The Very Silent Stories

‘Chup Kahani’ when translated simply means “Silent Stories”. Stories is an interesting word, because I don’t believe that that one can take as much as

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‘Chup Kahani’ when translated simply means “Silent Stories”. Stories is an interesting word, because I don’t believe that that one can take as much as a single step without seeing some story being played out around them. And it is equally unlikely that you are not part of some story yourself.

Everyone has a story, in fact multiple stories, and in each one of them, they are either the hero or the villain, a side character or simply an extra. What we had in Sanat with Zahid Mayo’s work is a man who has been able to find these very silent stories, of these characters that are around us all the time and put them up on a canvas.

What is depicted and comes forward in his work are the regularities around you, whose constant presence yield them the status of silent constants that don’t demand much of our attention. For the constants themselves, they are moments that have been captured from their lives, highlighting the cruel joke that life can be at times.

Certain things stand out; the work either contains portraits, or crowds whose strength remains in their lack of individuality, and then there is sacrifice and blood, in all its grotesqueness. The first category of work, the portraits, include The Jokers, Siaah Posh and Khuli Band Aankhain, which relate to each other in many ways.

Firstly there is the subject itself, detail oriented in terms of features, the emotions, the body language and the spirit of that moment, which Zahid has captured with utmost precision. The eyes of a boy in handcuffs in Siaah Posh, dark and black, leave no room for imagination as to what he might be thinking, as he looks right at you. His is a gaze that you can’t seem to lose, no matter where you move, much like the undeniable truth about an unjust world that you can’t shake off.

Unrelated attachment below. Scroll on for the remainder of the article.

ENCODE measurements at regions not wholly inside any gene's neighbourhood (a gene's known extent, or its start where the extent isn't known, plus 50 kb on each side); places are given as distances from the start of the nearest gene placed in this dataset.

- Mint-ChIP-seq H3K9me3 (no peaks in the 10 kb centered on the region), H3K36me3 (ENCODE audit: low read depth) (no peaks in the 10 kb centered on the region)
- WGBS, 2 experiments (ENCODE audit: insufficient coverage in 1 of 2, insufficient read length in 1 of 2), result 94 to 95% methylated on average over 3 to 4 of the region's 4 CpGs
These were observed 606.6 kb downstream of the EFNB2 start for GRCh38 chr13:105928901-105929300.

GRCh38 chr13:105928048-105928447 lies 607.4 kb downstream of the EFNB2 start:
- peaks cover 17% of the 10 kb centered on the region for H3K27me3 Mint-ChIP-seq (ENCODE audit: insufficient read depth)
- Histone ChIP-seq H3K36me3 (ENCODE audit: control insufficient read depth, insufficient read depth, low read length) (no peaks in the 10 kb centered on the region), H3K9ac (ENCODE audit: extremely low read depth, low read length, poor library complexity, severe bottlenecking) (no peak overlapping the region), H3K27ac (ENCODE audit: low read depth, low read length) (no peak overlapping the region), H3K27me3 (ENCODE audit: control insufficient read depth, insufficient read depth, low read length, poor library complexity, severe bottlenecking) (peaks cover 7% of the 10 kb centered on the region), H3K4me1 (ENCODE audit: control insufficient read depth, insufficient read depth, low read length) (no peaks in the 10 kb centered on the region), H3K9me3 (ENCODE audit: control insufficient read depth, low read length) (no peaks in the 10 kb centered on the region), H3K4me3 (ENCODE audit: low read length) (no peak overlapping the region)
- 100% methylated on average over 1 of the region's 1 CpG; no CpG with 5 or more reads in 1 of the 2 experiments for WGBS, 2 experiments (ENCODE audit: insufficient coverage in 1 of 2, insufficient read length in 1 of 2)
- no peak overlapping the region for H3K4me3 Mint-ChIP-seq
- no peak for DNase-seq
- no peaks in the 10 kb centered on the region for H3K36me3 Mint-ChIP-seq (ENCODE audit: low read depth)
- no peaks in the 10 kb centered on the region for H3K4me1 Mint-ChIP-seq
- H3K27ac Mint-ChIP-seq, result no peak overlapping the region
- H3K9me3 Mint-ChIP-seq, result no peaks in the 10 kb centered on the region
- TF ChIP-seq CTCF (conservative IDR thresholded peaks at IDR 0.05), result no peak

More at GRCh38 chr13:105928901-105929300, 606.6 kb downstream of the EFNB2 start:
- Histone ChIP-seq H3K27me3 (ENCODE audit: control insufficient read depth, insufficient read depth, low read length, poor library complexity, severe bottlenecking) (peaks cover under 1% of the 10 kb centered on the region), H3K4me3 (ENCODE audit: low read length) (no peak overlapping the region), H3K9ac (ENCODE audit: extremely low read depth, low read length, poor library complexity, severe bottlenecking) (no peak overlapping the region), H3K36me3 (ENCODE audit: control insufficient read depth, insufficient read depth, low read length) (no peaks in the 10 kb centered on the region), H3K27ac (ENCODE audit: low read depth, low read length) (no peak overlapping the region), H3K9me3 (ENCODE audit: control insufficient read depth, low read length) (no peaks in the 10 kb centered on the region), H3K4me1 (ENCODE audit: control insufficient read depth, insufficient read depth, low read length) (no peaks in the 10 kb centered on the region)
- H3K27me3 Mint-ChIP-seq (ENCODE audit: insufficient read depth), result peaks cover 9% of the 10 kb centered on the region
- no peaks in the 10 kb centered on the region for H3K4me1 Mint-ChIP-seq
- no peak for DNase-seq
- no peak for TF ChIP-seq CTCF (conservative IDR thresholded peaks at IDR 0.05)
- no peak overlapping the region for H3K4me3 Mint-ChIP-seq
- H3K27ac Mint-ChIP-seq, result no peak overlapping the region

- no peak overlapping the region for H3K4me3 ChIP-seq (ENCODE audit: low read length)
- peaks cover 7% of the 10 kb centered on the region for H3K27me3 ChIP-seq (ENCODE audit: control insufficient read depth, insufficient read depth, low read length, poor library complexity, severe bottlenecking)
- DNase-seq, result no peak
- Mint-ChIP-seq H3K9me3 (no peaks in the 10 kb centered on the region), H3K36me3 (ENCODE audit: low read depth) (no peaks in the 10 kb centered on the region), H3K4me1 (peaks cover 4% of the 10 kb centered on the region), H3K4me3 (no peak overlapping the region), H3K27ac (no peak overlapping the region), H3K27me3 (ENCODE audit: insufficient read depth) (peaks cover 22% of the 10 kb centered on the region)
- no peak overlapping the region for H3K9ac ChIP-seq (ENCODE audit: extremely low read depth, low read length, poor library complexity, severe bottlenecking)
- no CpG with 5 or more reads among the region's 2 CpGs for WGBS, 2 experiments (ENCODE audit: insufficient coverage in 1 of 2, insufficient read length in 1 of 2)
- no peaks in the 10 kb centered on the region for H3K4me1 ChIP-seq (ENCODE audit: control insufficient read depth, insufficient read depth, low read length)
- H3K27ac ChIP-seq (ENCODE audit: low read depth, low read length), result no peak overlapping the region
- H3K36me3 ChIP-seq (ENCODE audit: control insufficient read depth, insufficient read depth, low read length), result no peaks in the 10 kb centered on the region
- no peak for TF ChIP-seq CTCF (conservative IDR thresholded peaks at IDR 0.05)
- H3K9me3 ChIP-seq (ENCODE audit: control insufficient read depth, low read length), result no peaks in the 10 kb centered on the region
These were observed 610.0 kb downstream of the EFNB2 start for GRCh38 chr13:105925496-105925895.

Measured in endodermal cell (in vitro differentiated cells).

In Jokers, the laughter of the garbage boy, as he picks up an “adult” magazine, the joy that the contents must have given to a young boy cannot be more telling. Here you have the innocence of a child, so clearly depicted on a canvas, that it is absurd that one has not noticed such a thing. The greatness of the work lies in the simplicity of the story it tells.

Bay Naam, from the portrait category of his work, contains a young boy as the subject matter, is all a blur and taps on the idea of anonymity. The image is not sharp, for he is nameless; there is a distinguishable form, a silhouette of a child, but the eyes, the face, can’t be made out. He can be anyone, an extra who one doesn’t notice in a story line. Shab-e-Juma is the epitome of this category, a crowd, haunted faces, faces all around, many people, many stories, but none of them stand out.

The most remarkable piece from the blood/grotesque category remains Qurbani Kis Ki? – a yellow background in which the artist seems to have captured the “sacrificial” scenario, with strokes made by simple lines. Black lines splurged as if in a frenzy to create forms that capture the intensity, but more importantly make the grotesqueness an abstraction within these lines that do not adhere to details – a quality that one can truly appreciate in a scene about slaughter/sacrifice.

It seems however that Zahid’s first love is calligraphy, and therefore it is not surprising to see a calligraphic piece in the middle of the exhibition space, related to his opening night performance. His education in calligraphy is rooted in his primary education, and gives evidence that he is one of rare specimen of men who always knew what they were suppose to do in life. The calligraphic piece, though not part of the main body of his work, is his beginning, his first step in the world of art it seems, and one that the artist is not ready to let go for the sake of sticking with a theme, even if it stands out like a sore thumb.

If you have ever taken a moment to notice the world around you, with all its injustices, then you would have no trouble connecting with the work. Here you have the heroes and the merely players. But they are unusual subjects no doubt, for garbage picker boys, a juvenile, and a naked boy on the bike are not the subject of great works, not unless you are the subject matter of Charles Dickens or Shaukat Siddiqui. But I guess the world needs to prepare itself to add another name to the list. But that only time will determine.

‘Chup Khahani: Works by Zahid Mayo’, Sanat Initiative, Karachi, 11-21 September 2013. Images courtesy Sanat Initiative.

Varda Nisar is a researcher, curator, and director of the Karachi Children’s Art Fest.


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